A distraught Watson screams out but with his eyes in the sky, he clatters into a cyclist. And at just that moment his eyes are pointed elsewhere, the harness attached to Sherlock's back - and the roof - with enough slack to see him plummet to within a couple of feet of the pavement below is seen. John continues to writhe in pain - during which time Sherlock is jerked back into the air as the cord snaps back, leaving him able to make an almost unbelievable, all-action hero, uninvited appearance through a window a couple of floors up. Continuing with the gung ho flourishes, Sherlock even gives a white-coated female member of staff a thoroughly Hollywood, thoroughly passionate embrace. Meanwhile, John still hasn't got back up - and by now what is presumed to be Moriarty's body is placed where Sherlock's might be expected to have come to rest. And that's where the real sleight-of-hand business comes in... Derren Brown appears!
Although the illusionist is not referred to by name, he immediately calms an agitated John before putting him to sleep and then winding back the minute hand on his watch by three minutes. And that is how Sherlock cheated death... ... Or is it? The big reveal turned out to be a big joke however, with numerous other over the top miracle solutions – at one point, Sherlock suggested there were at least 13 ways in which he could have cheated death – hinted at in scenes poking gentle fun at fan's exhaustive guesswork.
Harry Potter (Final Movie/Book) (Temporary Death)
During the first book, Harry Potter catches a Golden Snitch by swallowing it during his first Quidditch match. Later, Potter discovers Dumbledore hid the resurrection stone within that snitch. After Dumbledore’s death, his will leaves the resurrection stone-containing snitch to Harry.
“To Harry James Potter, I leave the Snitch he caught in his first Quidditch match at Hogwarts, as a reminder of the rewards of perseverance and skill,” his will reads.
For a while, Harry is unable to open the snitch. A sentence merely appears on the golden sphere, “I open at the close.”
But at the end of the final book when Potter is walking to his death match with Lord Voldemort, he’s finally able to open the snitch by whispering “I am about to die.” Inside, he finds the resurrection stone, the stone that was part of the Tale of Three Brothers. Harry is then able to see all of his deceased family members before what he believes is to be his final fight with Lord Voldemort.
Nick Fury (Captain America: The Winter Soldier)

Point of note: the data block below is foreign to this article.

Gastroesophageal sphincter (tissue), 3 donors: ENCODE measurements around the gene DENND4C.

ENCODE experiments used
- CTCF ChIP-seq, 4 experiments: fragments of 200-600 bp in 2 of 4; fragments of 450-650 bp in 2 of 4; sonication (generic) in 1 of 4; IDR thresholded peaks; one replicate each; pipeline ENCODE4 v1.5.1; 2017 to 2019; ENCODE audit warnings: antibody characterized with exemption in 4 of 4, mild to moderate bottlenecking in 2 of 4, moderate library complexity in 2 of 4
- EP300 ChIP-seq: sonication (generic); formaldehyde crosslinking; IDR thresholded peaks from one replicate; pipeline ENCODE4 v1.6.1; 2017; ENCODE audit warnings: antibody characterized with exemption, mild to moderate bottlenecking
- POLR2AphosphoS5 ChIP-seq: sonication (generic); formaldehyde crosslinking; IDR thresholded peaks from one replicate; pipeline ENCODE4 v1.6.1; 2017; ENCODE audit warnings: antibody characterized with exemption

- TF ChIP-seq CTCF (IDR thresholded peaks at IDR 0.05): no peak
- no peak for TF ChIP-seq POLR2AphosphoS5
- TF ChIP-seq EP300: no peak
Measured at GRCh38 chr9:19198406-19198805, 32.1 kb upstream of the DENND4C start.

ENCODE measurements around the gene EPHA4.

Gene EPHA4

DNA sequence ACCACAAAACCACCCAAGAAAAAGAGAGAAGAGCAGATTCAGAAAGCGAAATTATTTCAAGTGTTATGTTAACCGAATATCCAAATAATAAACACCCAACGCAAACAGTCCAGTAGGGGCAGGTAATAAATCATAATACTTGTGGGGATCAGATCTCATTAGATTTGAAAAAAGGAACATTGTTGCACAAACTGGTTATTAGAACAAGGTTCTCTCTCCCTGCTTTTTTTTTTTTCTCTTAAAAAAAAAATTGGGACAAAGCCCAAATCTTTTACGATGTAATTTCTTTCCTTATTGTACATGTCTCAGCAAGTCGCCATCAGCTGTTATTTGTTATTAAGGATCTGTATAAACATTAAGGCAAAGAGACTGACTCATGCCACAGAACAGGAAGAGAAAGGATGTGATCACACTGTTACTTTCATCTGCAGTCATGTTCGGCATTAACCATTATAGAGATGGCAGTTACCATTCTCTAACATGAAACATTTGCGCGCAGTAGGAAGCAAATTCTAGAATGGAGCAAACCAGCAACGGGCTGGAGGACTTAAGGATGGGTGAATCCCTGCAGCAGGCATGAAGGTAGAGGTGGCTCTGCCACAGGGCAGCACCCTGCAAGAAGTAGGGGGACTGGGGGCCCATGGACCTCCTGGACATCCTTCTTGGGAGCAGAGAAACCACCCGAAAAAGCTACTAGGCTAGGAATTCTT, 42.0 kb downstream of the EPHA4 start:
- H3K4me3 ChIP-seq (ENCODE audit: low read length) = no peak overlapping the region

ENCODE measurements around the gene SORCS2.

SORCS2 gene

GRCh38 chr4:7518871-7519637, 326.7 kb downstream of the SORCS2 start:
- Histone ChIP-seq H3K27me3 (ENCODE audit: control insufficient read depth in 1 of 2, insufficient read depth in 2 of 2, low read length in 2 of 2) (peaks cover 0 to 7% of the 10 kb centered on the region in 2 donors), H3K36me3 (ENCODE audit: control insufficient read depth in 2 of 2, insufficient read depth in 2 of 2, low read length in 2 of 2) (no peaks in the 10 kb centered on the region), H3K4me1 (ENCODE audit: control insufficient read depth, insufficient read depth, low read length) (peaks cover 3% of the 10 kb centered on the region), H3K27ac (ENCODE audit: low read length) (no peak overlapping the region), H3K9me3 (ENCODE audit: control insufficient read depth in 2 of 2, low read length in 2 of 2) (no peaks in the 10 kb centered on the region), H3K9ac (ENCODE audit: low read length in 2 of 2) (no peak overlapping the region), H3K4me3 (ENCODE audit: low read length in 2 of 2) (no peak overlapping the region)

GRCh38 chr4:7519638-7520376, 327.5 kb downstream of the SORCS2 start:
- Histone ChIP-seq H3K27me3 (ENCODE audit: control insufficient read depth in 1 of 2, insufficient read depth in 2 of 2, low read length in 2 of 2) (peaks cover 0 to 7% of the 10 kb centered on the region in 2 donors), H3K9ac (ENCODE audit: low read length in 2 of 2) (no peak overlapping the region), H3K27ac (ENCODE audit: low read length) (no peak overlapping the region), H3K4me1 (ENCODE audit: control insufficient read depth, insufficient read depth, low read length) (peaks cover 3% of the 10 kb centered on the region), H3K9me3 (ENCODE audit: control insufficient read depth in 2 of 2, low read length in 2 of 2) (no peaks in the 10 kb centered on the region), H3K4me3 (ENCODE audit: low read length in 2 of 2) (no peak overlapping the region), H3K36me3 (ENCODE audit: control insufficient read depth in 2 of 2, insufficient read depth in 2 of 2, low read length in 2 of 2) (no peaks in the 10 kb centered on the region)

Nick Fury was brought to the hospital in Bethesda, Maryland where he apparently died. Unbeknownst to all present, Fury used a heart-slowing serum created by Bruce Banner to fake his death. Because of this, Fury was declared dead by Doctor Fine. Steve Rogers and Natasha Romanoff discussed the incident at his apartment and she explained to Rogers who the Winter Soldier was.
With Fury believed to be dead, Alexander Pierce called Rogers to his office to find out if Rogers had been told anything by Fury. Rogers denied that he had, but Pierce was not convinced and ordered STRIKE to capture him. STRIKE failed, and Rogers escaped. Knowing that Rogers would be a threat to Project Insight, he ordered a hit on Rogers and Romanoff. STRIKE and the Winter Soldier captured them and Falcon, but Maria Hill freed them and brought them to Fury.
Fury only let a select few know that he was alive, including Maria Hill, Captain America, Black Widow, Falcon and Eric Koenig. He sent a signal to Phil Coulson via his S.H.I.E.L.D. badge with coordinates to the secret facility named Providence. When confronted by Melinda May, Maria Hill denied Fury's survival. Fury saved the lives of Jemma Simmons and Leo Fitz, and assisted Coulson's Team against John Garrett in the Battle at Cybertek. In the aftermath of the battle, Fury appointed Coulson as the new director.
Still believing Fury was dead, Robert Gonzales created his own faction of S.H.I.E.L.D. When he discovered another faction led by Phil Coulson operating in a style similar to Fury's, he sent Agents Bobbi Morse, Isabelle Hartley, and Alphonso Mackenzie to infiltrate the faction, report to him, and deliver the Toolbox. Ultimately, these two factions fought in the S.H.I.E.L.D. Civil War until Coulson revealed that Nick Fury was alive and Gonzales accepted Coulson as Director.